Let’s face it, Winter sucks. However, I don’t go South like some people I know. Instead, I spend my time thinking about Spring; specifically, vegetable gardening. I really enjoy looking through seed catalogs, consulting my garden journal to see what worked last year and what didn’t, and planning this year’s garden.

To that end, I have developed a spreadsheet to help me keep track of my seeds and now to help plan my planting schedule. I start my serious planning by taking an inventory of the seeds that I have on hand. I check for quantity and for age. Seeds lose their viability with the passage of time.

Some seeds (think corn) are only good for one year. Others are viable for up to four years. Then they’ve gotta go.

True story: My Dad gave me his old hermetically sealed seed case when he got too old to garden back in the mid-nineteen nineties. There were seeds from the 1970’s in that case.



  • List seed varieties by type of crops (leaf, fruit, root, legumes, herbs, flowers
  • When I know it, I try to include days to maturity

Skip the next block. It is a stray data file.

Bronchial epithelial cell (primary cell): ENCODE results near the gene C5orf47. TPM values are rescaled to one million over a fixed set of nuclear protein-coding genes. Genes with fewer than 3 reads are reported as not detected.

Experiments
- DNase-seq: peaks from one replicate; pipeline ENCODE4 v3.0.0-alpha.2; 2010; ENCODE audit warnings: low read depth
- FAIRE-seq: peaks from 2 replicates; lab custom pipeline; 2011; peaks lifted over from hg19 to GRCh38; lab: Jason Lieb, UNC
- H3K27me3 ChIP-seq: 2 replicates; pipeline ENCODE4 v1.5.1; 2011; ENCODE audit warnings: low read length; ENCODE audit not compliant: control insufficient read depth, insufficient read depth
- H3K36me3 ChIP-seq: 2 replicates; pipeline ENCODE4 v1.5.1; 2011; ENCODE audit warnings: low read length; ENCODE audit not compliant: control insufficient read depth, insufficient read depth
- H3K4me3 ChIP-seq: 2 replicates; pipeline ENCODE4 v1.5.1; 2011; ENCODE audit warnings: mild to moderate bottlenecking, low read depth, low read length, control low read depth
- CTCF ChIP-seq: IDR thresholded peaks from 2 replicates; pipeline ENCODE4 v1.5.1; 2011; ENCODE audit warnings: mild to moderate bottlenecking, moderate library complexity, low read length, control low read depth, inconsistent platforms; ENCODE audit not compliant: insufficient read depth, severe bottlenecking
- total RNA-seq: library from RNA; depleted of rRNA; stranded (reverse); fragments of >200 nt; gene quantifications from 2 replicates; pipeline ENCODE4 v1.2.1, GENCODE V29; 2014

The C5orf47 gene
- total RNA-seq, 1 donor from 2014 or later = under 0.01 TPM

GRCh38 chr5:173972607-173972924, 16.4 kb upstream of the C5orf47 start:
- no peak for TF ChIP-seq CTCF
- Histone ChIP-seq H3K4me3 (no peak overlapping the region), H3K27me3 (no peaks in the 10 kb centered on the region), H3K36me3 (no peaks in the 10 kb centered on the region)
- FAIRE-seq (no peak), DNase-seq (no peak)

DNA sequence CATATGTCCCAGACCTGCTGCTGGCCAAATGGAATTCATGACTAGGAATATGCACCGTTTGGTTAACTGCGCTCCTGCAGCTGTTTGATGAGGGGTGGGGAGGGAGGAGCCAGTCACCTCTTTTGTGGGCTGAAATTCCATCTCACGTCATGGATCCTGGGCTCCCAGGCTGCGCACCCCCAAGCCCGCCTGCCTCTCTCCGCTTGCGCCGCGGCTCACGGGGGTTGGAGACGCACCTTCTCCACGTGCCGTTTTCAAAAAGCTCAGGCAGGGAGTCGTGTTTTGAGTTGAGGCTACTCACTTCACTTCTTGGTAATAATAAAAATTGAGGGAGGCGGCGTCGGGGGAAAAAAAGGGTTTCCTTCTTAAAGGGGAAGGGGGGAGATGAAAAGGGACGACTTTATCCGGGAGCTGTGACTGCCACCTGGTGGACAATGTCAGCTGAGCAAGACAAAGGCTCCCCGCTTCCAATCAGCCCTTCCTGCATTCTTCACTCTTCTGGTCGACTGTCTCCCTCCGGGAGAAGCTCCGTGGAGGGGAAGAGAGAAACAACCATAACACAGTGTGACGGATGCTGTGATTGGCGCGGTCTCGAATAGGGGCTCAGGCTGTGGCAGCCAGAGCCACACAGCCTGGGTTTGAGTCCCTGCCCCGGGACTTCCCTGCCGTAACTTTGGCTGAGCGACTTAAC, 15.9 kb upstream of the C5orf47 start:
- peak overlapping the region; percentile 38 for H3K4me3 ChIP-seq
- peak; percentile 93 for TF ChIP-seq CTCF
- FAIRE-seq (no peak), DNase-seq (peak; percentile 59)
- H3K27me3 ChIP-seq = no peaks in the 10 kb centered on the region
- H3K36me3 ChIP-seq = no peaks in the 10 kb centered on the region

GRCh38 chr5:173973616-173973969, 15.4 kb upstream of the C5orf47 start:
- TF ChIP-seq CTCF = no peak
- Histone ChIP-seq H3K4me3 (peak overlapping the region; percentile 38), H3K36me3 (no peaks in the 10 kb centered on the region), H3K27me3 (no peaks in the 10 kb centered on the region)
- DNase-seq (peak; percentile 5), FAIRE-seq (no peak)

• I list the year that is listed on the seed packet
  • I list the quantity of seeds remaining. Some quantities are approximations which is fine for this exercise.
  • I also list supplier
  • I color code indoor starting month, planting out month and harvest month (This helps make sure that I don’t overplant or underplant things like lettuce, cabbage, etc.


The larger and more diverse the garden the more one will benefit from careful planning up front.

All the best,

Greg Garnache

2 Replies to “MAKING A PLAN”

  1. I’m trying to figure out how to do this with my plot. Its not so big and I had a little issue with over crowding I hope i do better this year

    1. Hi Mirella. Overcrowding is a common issue, especially when the weather is just right for plants to do their best. There is a book called “Square Foot Gardening” by Mel Bartholomew that speaks to spacing issues in the garden. I have a copy and have referred to it many times. Thanks for touching bases and I hope that you have a great gardening year.
      All the best,

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